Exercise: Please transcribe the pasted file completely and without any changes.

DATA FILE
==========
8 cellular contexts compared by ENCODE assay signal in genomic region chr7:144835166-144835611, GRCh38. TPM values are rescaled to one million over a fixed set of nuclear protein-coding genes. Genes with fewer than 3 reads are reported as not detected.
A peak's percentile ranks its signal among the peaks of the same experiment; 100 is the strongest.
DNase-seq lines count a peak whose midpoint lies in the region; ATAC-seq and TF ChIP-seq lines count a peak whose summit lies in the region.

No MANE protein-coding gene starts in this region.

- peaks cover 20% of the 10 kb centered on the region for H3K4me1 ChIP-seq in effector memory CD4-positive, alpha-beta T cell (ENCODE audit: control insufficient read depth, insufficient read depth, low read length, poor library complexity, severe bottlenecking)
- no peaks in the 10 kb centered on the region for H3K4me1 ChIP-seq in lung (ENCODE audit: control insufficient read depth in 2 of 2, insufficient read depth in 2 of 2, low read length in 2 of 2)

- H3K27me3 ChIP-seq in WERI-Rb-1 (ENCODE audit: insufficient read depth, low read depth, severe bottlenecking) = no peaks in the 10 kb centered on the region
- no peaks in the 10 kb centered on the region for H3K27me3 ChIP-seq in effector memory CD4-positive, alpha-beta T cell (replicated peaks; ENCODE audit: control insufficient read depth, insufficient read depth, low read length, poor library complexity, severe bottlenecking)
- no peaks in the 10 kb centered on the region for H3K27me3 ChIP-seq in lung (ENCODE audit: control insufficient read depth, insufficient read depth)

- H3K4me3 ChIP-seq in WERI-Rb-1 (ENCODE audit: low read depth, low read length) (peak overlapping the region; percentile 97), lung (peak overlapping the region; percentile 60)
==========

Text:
8 cellular contexts compared by ENCODE assay signal in genomic region chr7:144835166-144835611, GRCh38. TPM values are rescaled to one million over a fixed set of nuclear protein-coding genes. Genes with fewer than 3 reads are reported as not detected.
A peak's percentile ranks its signal among the peaks of the same experiment; 100 is the strongest.
DNase-seq lines count a peak whose midpoint lies in the region; ATAC-seq and TF ChIP-seq lines count a peak whose summit lies in the region.

No MANE protein-coding gene starts in this region.

- peaks cover 20% of the 10 kb centered on the region for H3K4me1 ChIP-seq in effector memory CD4-positive, alpha-beta T cell (ENCODE audit: control insufficient read depth, insufficient read depth, low read length, poor library complexity, severe bottlenecking)
- no peaks in the 10 kb centered on the region for H3K4me1 ChIP-seq in lung (ENCODE audit: control insufficient read depth in 2 of 2, insufficient read depth in 2 of 2, low read length in 2 of 2)

- H3K27me3 ChIP-seq in WERI-Rb-1 (ENCODE audit: insufficient read depth, low read depth, severe bottlenecking) = no peaks in the 10 kb centered on the region
- no peaks in the 10 kb centered on the region for H3K27me3 ChIP-seq in effector memory CD4-positive, alpha-beta T cell (replicated peaks; ENCODE audit: control insufficient read depth, insufficient read depth, low read length, poor library complexity, severe bottlenecking)
- no peaks in the 10 kb centered on the region for H3K27me3 ChIP-seq in lung (ENCODE audit: control insufficient read depth, insufficient read depth)

- H3K4me3 ChIP-seq in WERI-Rb-1 (ENCODE audit: low read depth, low read length) (peak overlapping the region; percentile 97), lung (peak overlapping the region; percentile 60)